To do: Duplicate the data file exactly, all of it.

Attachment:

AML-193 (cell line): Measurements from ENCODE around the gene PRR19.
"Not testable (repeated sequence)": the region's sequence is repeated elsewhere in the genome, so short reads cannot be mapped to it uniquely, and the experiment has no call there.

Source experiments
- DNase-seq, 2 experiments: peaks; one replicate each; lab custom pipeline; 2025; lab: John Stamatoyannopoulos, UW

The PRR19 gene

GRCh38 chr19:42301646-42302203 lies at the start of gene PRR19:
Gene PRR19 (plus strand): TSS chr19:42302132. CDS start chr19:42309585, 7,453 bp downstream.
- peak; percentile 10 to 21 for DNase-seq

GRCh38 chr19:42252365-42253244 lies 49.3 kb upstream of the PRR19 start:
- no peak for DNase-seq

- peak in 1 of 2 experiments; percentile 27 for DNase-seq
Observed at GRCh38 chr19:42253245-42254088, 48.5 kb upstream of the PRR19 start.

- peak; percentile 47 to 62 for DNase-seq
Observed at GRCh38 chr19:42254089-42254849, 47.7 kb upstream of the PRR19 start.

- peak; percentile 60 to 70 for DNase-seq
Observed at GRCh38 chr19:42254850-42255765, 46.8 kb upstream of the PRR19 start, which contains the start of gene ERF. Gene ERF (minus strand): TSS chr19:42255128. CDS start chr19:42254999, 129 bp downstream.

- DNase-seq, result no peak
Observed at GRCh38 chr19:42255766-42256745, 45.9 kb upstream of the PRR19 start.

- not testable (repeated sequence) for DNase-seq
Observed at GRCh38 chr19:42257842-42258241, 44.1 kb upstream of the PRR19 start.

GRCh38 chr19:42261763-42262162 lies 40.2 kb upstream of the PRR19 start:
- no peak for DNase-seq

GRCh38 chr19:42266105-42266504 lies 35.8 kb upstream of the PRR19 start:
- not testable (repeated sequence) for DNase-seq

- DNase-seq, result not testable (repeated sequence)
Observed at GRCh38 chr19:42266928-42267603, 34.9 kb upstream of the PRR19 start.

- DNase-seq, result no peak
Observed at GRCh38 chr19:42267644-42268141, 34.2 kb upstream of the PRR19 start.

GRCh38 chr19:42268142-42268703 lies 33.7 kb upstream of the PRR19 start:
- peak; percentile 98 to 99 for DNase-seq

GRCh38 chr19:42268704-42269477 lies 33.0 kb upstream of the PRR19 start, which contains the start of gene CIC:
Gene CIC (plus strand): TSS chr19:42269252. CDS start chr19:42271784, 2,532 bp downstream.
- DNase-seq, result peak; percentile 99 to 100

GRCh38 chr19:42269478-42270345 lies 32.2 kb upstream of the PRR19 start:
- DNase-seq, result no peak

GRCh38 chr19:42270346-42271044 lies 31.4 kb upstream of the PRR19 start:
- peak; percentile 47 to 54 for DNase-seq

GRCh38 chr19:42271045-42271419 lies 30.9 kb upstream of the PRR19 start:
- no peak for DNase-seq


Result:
AML-193 (cell line): Measurements from ENCODE around the gene PRR19.
"Not testable (repeated sequence)": the region's sequence is repeated elsewhere in the genome, so short reads cannot be mapped to it uniquely, and the experiment has no call there.

Source experiments
- DNase-seq, 2 experiments: peaks; one replicate each; lab custom pipeline; 2025; lab: John Stamatoyannopoulos, UW

The PRR19 gene

GRCh38 chr19:42301646-42302203 lies at the start of gene PRR19:
Gene PRR19 (plus strand): TSS chr19:42302132. CDS start chr19:42309585, 7,453 bp downstream.
- peak; percentile 10 to 21 for DNase-seq

GRCh38 chr19:42252365-42253244 lies 49.3 kb upstream of the PRR19 start:
- no peak for DNase-seq

- peak in 1 of 2 experiments; percentile 27 for DNase-seq
Observed at GRCh38 chr19:42253245-42254088, 48.5 kb upstream of the PRR19 start.

- peak; percentile 47 to 62 for DNase-seq
Observed at GRCh38 chr19:42254089-42254849, 47.7 kb upstream of the PRR19 start.

- peak; percentile 60 to 70 for DNase-seq
Observed at GRCh38 chr19:42254850-42255765, 46.8 kb upstream of the PRR19 start, which contains the start of gene ERF. Gene ERF (minus strand): TSS chr19:42255128. CDS start chr19:42254999, 129 bp downstream.

- DNase-seq, result no peak
Observed at GRCh38 chr19:42255766-42256745, 45.9 kb upstream of the PRR19 start.

- not testable (repeated sequence) for DNase-seq
Observed at GRCh38 chr19:42257842-42258241, 44.1 kb upstream of the PRR19 start.

GRCh38 chr19:42261763-42262162 lies 40.2 kb upstream of the PRR19 start:
- no peak for DNase-seq

GRCh38 chr19:42266105-42266504 lies 35.8 kb upstream of the PRR19 start:
- not testable (repeated sequence) for DNase-seq

- DNase-seq, result not testable (repeated sequence)
Observed at GRCh38 chr19:42266928-42267603, 34.9 kb upstream of the PRR19 start.

- DNase-seq, result no peak
Observed at GRCh38 chr19:42267644-42268141, 34.2 kb upstream of the PRR19 start.

GRCh38 chr19:42268142-42268703 lies 33.7 kb upstream of the PRR19 start:
- peak; percentile 98 to 99 for DNase-seq

GRCh38 chr19:42268704-42269477 lies 33.0 kb upstream of the PRR19 start, which contains the start of gene CIC:
Gene CIC (plus strand): TSS chr19:42269252. CDS start chr19:42271784, 2,532 bp downstream.
- DNase-seq, result peak; percentile 99 to 100

GRCh38 chr19:42269478-42270345 lies 32.2 kb upstream of the PRR19 start:
- DNase-seq, result no peak

GRCh38 chr19:42270346-42271044 lies 31.4 kb upstream of the PRR19 start:
- peak; percentile 47 to 54 for DNase-seq

GRCh38 chr19:42271045-42271419 lies 30.9 kb upstream of the PRR19 start:
- no peak for DNase-seq